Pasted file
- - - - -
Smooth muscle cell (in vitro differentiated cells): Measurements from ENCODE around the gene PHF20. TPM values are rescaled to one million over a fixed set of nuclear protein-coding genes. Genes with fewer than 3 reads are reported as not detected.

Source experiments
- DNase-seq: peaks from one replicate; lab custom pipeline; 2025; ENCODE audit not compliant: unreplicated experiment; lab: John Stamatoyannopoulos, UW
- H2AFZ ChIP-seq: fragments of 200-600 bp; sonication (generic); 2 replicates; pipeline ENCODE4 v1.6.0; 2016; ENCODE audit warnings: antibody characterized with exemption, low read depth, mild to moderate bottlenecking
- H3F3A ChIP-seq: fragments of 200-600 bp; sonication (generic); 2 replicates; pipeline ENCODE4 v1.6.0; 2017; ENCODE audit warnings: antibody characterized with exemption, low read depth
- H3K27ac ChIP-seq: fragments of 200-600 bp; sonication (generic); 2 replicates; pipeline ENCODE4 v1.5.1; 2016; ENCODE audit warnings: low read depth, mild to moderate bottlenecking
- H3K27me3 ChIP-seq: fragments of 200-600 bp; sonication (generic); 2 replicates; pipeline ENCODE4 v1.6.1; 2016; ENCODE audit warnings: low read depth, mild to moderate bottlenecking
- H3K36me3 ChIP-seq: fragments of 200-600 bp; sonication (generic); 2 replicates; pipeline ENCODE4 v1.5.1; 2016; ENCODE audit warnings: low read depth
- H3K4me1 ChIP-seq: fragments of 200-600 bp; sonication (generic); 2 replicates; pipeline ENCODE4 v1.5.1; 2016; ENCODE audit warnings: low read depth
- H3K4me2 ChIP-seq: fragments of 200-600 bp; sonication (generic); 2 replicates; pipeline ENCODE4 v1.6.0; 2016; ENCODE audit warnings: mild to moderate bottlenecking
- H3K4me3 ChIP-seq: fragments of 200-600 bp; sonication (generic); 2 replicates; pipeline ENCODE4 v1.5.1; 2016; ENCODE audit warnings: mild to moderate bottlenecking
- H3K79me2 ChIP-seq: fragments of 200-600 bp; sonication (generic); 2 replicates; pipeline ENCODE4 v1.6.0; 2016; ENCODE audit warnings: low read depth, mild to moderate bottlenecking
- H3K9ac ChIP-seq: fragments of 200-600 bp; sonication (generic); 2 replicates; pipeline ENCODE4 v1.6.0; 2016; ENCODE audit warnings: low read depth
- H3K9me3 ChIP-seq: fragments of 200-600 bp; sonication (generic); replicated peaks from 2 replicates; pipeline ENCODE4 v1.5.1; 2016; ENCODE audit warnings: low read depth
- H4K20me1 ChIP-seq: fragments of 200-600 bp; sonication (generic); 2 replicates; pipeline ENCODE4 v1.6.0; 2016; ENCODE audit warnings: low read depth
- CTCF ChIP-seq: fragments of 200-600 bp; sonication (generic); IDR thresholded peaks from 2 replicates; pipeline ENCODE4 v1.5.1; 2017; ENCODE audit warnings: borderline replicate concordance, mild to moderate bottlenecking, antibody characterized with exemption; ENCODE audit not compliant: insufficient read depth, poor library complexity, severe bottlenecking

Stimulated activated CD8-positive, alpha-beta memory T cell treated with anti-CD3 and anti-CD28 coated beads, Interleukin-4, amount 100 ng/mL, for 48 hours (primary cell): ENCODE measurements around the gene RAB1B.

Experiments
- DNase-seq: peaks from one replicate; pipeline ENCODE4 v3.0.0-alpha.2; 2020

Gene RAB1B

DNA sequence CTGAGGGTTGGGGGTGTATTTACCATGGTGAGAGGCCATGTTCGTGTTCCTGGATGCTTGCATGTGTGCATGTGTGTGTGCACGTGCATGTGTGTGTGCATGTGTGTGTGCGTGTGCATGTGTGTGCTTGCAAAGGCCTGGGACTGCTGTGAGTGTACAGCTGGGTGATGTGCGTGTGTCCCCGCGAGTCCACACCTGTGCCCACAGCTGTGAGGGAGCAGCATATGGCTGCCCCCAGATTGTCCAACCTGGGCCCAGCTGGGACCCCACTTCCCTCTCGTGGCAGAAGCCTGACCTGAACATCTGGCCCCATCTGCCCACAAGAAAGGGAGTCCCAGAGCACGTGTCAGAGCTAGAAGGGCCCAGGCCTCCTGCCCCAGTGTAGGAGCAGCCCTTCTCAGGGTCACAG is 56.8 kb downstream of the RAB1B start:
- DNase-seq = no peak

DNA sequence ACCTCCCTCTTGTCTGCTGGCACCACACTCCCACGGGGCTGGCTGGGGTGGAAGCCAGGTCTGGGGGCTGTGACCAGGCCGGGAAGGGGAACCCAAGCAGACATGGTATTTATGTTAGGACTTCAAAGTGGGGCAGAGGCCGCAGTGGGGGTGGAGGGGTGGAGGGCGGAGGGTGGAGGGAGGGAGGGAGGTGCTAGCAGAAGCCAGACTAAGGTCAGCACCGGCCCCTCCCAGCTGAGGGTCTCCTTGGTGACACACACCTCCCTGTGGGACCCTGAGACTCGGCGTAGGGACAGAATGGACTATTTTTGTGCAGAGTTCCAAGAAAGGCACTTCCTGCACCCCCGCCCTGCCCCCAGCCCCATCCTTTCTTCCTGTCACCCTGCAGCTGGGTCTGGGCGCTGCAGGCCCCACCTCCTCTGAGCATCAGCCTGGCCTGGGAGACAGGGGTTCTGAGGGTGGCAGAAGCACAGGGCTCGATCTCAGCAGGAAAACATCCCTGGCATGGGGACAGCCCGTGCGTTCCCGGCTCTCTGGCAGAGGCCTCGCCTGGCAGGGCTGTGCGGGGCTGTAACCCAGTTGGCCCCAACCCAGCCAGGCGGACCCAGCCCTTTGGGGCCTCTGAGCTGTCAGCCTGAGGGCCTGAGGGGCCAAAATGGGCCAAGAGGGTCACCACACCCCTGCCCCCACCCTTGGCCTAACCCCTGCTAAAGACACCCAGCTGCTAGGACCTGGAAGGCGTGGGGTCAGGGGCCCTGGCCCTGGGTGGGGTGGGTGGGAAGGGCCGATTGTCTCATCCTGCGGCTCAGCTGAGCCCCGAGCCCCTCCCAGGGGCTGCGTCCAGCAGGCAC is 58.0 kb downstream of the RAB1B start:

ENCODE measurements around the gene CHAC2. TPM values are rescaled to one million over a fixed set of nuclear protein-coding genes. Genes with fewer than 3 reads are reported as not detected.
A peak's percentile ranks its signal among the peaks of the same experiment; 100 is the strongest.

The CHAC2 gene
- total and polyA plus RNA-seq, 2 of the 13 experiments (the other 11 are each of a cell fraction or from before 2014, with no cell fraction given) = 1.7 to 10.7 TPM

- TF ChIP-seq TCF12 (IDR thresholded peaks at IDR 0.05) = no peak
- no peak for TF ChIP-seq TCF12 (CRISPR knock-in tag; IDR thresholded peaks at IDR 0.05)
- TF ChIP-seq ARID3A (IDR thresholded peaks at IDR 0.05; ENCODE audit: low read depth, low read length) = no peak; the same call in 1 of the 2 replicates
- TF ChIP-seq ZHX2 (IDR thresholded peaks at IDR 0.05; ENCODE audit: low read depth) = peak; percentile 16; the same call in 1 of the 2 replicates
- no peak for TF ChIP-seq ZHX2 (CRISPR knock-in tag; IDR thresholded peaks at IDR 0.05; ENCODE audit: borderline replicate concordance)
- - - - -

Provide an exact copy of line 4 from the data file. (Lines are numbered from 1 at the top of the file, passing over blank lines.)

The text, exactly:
- H2AFZ ChIP-seq: fragments of 200-600 bp; sonication (generic); 2 replicates; pipeline ENCODE4 v1.6.0; 2016; ENCODE audit warnings: antibody characterized with exemption, low read depth, mild to moderate bottlenecking